From: Stathis Papaioannou (firstname.lastname@example.org)
Date: Tue Mar 04 2008 - 06:43:36 MST
On 04/03/2008, Bryan Bishop <email@example.com> wrote:
> On Monday 03 March 2008, Stathis Papaioannou wrote:
> > Yes. This is sometimes called "failure of induction" and it's a
> > problem for any ensemble theory in cosmology, such as Max Tegmark's.
> > (In fact, the idea that every possible computation is necessarily
> > implemented is one way of justifying Tegmark's modal realism).
> That's interesting, I must have missed this when I first learned of
> Tegmark. Leibniz would say that all unnecessarily nonexistent programs
> would exist, and that there are some that can become unnecessarily
> nonexistant or become existing through various means, but does Tegmark
> directly mean to say that all possible computations are platonically
> eternal and already implemented?
Not exactly: he says that all mathematical structures are eternally
and necessarily implemented, and that mathematical structures are all
there is (eg. see this recent short paper:
http://arxiv.org/pdf/0709.4024). One obvious objection to this idea is
that that physical objects seem to be *different things* compared to
mathematical objects; a physical circle is the same shape as its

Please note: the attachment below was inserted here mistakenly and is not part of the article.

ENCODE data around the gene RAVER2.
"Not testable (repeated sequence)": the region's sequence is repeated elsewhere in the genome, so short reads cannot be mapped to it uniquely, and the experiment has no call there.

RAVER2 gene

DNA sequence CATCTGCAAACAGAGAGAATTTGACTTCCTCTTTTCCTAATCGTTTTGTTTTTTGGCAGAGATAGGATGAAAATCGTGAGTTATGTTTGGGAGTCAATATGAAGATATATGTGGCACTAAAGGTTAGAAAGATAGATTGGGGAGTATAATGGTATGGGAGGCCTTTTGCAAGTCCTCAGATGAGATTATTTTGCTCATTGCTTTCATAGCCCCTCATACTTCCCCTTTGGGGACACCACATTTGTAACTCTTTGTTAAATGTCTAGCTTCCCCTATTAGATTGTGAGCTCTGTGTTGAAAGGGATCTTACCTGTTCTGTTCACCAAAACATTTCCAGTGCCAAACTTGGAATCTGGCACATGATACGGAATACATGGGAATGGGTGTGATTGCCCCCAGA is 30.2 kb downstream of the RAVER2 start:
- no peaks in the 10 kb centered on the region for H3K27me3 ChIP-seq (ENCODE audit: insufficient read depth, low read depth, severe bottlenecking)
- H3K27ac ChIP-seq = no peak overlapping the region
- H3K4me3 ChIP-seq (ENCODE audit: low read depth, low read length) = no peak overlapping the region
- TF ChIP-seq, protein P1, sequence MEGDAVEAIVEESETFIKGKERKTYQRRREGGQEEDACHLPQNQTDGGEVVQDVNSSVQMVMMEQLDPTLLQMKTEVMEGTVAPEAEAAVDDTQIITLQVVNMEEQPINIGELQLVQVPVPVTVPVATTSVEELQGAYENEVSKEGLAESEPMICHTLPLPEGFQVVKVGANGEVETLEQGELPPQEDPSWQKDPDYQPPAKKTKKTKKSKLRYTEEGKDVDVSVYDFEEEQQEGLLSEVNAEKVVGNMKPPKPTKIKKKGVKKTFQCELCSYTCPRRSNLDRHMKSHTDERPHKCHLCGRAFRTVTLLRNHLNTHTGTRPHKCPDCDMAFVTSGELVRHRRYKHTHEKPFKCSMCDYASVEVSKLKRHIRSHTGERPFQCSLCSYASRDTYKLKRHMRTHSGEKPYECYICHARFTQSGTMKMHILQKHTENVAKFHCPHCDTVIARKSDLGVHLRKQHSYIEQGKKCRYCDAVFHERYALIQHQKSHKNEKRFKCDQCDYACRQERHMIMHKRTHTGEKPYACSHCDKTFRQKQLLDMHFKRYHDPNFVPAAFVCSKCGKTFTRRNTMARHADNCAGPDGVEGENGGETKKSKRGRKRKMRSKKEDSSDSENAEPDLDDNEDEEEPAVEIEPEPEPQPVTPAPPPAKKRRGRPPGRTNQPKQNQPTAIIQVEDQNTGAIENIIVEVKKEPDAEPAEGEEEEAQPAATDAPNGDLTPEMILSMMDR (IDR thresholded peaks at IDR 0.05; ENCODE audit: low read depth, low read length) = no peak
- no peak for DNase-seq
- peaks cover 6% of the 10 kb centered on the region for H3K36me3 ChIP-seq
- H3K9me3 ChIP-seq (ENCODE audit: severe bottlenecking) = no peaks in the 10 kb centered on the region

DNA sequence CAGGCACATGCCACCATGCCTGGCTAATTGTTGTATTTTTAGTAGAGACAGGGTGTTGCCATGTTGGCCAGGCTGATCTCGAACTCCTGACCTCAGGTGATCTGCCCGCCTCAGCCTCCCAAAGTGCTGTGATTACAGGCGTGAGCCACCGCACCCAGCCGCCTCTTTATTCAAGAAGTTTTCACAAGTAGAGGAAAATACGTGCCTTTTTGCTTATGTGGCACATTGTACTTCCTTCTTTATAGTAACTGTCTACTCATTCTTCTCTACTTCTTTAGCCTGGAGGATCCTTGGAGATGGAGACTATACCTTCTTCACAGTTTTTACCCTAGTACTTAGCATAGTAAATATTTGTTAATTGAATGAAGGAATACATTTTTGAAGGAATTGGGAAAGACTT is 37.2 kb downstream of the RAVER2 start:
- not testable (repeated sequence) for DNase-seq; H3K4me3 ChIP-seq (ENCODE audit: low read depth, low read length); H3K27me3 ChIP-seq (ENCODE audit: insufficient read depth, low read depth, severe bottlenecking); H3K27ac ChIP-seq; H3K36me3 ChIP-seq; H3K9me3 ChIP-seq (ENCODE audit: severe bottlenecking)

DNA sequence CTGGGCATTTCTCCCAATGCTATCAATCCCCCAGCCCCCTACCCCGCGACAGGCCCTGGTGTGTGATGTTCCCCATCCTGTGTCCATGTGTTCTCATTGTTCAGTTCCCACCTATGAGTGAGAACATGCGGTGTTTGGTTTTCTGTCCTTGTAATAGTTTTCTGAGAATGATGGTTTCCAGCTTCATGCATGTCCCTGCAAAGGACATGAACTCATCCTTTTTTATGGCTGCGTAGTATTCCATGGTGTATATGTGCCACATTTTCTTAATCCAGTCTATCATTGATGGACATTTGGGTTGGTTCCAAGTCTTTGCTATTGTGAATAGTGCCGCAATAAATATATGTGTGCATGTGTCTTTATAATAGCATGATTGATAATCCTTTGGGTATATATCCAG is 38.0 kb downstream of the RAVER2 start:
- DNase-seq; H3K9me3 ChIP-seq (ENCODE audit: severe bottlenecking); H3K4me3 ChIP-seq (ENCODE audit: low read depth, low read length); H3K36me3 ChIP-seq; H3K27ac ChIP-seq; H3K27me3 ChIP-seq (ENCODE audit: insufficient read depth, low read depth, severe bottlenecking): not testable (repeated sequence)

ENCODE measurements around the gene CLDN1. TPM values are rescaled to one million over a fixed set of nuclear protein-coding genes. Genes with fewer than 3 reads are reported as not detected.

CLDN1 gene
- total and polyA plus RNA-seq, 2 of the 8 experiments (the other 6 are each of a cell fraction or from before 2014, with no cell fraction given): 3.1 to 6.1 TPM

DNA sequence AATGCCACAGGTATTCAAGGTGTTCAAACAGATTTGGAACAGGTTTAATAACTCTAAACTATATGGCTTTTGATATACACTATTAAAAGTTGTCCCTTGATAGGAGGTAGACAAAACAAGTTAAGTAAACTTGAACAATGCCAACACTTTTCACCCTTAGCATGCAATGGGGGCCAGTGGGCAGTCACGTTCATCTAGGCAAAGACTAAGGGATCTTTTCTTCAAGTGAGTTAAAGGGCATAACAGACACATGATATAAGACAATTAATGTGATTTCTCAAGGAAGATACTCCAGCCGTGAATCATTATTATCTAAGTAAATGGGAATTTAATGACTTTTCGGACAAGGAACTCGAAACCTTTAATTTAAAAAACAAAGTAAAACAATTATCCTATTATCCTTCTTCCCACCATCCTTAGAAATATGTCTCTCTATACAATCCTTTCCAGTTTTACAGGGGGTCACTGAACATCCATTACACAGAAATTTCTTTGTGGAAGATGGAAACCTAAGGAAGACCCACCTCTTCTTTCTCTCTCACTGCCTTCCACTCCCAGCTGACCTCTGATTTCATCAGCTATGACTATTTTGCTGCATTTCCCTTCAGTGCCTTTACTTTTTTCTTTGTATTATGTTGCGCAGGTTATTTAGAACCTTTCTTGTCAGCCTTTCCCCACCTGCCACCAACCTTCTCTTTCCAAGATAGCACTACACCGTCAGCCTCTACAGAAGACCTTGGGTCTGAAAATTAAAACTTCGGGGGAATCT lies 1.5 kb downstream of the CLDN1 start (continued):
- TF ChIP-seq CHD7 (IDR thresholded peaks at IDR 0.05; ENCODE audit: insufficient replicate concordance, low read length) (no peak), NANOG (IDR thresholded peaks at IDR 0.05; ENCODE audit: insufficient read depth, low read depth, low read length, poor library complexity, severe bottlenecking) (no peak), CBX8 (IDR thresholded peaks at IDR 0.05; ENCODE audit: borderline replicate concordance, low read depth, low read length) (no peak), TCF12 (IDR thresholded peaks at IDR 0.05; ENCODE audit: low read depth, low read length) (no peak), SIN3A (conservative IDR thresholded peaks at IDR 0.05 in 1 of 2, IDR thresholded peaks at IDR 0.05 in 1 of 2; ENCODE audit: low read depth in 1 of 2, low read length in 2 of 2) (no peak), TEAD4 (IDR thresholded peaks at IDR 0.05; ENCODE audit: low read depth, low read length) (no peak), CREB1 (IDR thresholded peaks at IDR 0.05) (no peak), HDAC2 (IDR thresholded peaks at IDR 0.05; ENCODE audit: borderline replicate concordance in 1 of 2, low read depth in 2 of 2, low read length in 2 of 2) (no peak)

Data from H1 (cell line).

platonic counterpart, but that's about all they have in common. On the
other hand, if we look at computations as one subtype of mathematical
object, the situation seems to be reversed. The computation as seen
from the inside (consciousness) seems to be a different thing compared
to the substrate of its implementation: it is nothing like the neurons
or semiconductors or gears and cogs, and it can produce its own
solid-seeming physical objects which need bear no relationship to the
substance of the computer. Indeed, multiple realisability and the
arguments presented in this thread (as well as other arguments such as
in this paper by Tim Maudlin:
suggest that consciousness is necessarily a property of the
computation as platonic object, and only contingently a property of
physical objects that happen to be isomorphic to this platonic object.
This is analogous to roundness being necessarily a property of circles
as platonic objects, and only a property of physical objects insofar
as they happen to be isomorphic with a circle.
-- Stathis Papaioannou
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